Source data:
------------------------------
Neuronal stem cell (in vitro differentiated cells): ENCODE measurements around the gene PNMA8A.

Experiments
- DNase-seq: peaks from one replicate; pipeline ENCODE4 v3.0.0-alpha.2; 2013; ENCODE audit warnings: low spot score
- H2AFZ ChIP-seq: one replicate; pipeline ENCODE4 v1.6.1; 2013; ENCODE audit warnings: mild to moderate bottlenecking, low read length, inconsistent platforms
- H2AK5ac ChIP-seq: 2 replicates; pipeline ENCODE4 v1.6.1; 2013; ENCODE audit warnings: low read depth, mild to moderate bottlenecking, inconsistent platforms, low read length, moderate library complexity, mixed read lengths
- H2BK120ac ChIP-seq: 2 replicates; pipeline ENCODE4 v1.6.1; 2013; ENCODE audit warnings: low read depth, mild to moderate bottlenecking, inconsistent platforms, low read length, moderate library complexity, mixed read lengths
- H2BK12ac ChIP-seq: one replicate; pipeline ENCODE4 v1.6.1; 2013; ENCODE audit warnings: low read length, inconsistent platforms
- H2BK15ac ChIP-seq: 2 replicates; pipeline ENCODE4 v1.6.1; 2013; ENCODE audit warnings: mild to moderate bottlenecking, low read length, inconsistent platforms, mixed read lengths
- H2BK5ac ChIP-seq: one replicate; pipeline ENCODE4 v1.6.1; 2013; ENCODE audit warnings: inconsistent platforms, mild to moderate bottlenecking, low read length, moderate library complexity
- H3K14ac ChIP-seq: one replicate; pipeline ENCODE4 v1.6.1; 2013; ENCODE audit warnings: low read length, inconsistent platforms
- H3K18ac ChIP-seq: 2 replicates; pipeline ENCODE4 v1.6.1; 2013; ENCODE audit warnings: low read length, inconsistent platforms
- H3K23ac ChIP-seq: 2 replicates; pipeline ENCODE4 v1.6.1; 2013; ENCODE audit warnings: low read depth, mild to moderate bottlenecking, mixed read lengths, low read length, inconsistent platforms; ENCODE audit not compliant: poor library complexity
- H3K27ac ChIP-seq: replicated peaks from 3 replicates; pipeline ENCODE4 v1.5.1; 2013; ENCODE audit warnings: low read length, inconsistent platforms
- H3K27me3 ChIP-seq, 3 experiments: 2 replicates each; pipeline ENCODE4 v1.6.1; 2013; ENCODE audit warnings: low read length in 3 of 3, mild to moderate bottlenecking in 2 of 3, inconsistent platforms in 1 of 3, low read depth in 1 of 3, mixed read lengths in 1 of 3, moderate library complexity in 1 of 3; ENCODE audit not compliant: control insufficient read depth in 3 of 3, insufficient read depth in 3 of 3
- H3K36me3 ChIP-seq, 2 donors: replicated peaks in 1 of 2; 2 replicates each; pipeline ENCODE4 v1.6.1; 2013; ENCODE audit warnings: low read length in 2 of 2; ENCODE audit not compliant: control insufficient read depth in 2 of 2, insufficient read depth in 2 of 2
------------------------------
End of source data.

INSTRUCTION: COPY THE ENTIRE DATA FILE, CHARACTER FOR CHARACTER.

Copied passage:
Neuronal stem cell (in vitro differentiated cells): ENCODE measurements around the gene PNMA8A.

Experiments
- DNase-seq: peaks from one replicate; pipeline ENCODE4 v3.0.0-alpha.2; 2013; ENCODE audit warnings: low spot score
- H2AFZ ChIP-seq: one replicate; pipeline ENCODE4 v1.6.1; 2013; ENCODE audit warnings: mild to moderate bottlenecking, low read length, inconsistent platforms
- H2AK5ac ChIP-seq: 2 replicates; pipeline ENCODE4 v1.6.1; 2013; ENCODE audit warnings: low read depth, mild to moderate bottlenecking, inconsistent platforms, low read length, moderate library complexity, mixed read lengths
- H2BK120ac ChIP-seq: 2 replicates; pipeline ENCODE4 v1.6.1; 2013; ENCODE audit warnings: low read depth, mild to moderate bottlenecking, inconsistent platforms, low read length, moderate library complexity, mixed read lengths
- H2BK12ac ChIP-seq: one replicate; pipeline ENCODE4 v1.6.1; 2013; ENCODE audit warnings: low read length, inconsistent platforms
- H2BK15ac ChIP-seq: 2 replicates; pipeline ENCODE4 v1.6.1; 2013; ENCODE audit warnings: mild to moderate bottlenecking, low read length, inconsistent platforms, mixed read lengths
- H2BK5ac ChIP-seq: one replicate; pipeline ENCODE4 v1.6.1; 2013; ENCODE audit warnings: inconsistent platforms, mild to moderate bottlenecking, low read length, moderate library complexity
- H3K14ac ChIP-seq: one replicate; pipeline ENCODE4 v1.6.1; 2013; ENCODE audit warnings: low read length, inconsistent platforms
- H3K18ac ChIP-seq: 2 replicates; pipeline ENCODE4 v1.6.1; 2013; ENCODE audit warnings: low read length, inconsistent platforms
- H3K23ac ChIP-seq: 2 replicates; pipeline ENCODE4 v1.6.1; 2013; ENCODE audit warnings: low read depth, mild to moderate bottlenecking, mixed read lengths, low read length, inconsistent platforms; ENCODE audit not compliant: poor library complexity
- H3K27ac ChIP-seq: replicated peaks from 3 replicates; pipeline ENCODE4 v1.5.1; 2013; ENCODE audit warnings: low read length, inconsistent platforms
- H3K27me3 ChIP-seq, 3 experiments: 2 replicates each; pipeline ENCODE4 v1.6.1; 2013; ENCODE audit warnings: low read length in 3 of 3, mild to moderate bottlenecking in 2 of 3, inconsistent platforms in 1 of 3, low read depth in 1 of 3, mixed read lengths in 1 of 3, moderate library complexity in 1 of 3; ENCODE audit not compliant: control insufficient read depth in 3 of 3, insufficient read depth in 3 of 3
- H3K36me3 ChIP-seq, 2 donors: replicated peaks in 1 of 2; 2 replicates each; pipeline ENCODE4 v1.6.1; 2013; ENCODE audit warnings: low read length in 2 of 2; ENCODE audit not compliant: control insufficient read depth in 2 of 2, insufficient read depth in 2 of 2